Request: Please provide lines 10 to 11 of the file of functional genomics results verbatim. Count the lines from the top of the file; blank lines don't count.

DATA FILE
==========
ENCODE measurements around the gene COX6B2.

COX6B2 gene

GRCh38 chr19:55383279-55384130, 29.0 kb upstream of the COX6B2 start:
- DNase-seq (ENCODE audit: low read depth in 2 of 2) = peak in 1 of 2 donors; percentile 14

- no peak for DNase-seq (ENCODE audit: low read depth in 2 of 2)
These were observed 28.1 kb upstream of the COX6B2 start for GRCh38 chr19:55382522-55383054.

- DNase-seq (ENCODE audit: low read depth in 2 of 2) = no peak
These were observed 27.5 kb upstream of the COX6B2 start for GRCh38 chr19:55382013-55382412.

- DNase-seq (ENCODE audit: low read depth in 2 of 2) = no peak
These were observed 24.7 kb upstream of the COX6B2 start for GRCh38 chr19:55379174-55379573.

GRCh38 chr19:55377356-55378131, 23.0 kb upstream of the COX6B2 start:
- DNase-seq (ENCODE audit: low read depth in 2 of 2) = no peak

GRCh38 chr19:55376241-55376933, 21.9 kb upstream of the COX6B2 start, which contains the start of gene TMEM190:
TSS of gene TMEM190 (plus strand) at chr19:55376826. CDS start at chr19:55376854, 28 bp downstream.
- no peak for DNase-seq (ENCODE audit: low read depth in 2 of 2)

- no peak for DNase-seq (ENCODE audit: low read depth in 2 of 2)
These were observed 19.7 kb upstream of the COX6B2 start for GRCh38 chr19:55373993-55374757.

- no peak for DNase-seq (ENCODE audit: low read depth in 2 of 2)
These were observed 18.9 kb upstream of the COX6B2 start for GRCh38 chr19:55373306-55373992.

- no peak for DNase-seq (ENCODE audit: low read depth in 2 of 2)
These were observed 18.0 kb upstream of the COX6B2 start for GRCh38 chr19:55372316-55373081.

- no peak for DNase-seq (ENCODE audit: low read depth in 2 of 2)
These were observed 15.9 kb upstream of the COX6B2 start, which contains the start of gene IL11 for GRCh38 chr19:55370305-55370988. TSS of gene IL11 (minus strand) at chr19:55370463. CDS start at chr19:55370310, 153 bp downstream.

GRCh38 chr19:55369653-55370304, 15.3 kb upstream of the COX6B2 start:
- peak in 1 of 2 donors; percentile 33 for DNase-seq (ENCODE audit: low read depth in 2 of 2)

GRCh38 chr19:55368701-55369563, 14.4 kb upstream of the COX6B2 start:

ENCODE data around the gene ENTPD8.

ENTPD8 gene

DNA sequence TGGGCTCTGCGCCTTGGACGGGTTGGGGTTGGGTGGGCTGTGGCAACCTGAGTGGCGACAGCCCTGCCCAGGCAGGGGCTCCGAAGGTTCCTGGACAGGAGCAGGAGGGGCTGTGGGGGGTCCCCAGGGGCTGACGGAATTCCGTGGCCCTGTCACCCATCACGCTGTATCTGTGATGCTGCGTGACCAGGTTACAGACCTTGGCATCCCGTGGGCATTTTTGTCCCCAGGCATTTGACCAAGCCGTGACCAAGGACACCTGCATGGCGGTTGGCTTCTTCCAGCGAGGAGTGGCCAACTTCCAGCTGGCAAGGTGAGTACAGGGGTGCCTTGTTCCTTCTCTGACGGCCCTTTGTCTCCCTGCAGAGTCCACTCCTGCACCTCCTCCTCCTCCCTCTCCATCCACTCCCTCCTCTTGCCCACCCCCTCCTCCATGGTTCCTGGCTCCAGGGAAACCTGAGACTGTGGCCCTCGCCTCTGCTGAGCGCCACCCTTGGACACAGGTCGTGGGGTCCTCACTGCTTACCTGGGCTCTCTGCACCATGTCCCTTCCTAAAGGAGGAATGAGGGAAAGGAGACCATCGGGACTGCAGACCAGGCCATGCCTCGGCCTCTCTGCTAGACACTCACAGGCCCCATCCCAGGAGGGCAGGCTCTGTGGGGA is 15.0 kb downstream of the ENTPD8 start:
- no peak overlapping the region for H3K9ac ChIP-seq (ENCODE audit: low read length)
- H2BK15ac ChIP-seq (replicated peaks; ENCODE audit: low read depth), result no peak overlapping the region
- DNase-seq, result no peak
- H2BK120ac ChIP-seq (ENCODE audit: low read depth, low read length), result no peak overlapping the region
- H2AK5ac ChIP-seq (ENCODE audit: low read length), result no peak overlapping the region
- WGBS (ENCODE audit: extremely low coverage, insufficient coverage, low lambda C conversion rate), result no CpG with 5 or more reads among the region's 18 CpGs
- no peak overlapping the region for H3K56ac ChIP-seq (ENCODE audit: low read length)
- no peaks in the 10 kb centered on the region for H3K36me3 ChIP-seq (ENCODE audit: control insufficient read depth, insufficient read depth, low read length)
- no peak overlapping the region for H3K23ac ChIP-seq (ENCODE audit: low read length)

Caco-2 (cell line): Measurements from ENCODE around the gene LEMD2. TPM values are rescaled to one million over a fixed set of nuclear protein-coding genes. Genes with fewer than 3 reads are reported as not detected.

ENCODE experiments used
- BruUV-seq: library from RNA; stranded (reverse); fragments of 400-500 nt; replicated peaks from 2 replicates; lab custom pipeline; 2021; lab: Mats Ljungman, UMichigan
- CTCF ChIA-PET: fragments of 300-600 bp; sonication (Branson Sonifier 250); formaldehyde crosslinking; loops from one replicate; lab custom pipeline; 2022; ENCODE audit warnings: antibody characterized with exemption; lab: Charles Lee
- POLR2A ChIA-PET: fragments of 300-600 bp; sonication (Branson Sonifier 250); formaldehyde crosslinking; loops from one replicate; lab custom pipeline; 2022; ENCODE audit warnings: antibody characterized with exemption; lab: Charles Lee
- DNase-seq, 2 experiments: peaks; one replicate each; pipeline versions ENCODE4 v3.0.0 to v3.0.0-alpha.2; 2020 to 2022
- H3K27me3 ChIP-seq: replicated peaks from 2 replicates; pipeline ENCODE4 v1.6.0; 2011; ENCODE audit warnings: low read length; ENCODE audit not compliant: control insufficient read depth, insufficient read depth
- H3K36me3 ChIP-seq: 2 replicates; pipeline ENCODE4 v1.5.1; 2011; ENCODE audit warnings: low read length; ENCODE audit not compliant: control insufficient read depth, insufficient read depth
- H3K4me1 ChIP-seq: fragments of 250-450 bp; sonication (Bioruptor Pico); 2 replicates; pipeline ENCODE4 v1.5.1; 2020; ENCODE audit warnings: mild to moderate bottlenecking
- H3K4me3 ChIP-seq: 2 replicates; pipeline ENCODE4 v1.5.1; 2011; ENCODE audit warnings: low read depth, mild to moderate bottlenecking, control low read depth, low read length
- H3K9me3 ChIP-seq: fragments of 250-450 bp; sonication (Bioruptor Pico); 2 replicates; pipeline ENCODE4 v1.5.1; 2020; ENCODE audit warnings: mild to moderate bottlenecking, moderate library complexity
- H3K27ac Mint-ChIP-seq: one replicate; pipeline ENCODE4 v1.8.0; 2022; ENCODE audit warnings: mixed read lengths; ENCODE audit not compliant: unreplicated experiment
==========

These were observed 24.7 kb upstream of the COX6B2 start for GRCh38 chr19:55379174-55379573.

GRCh38 chr19:55377356-55378131, 23.0 kb upstream of the COX6B2 start: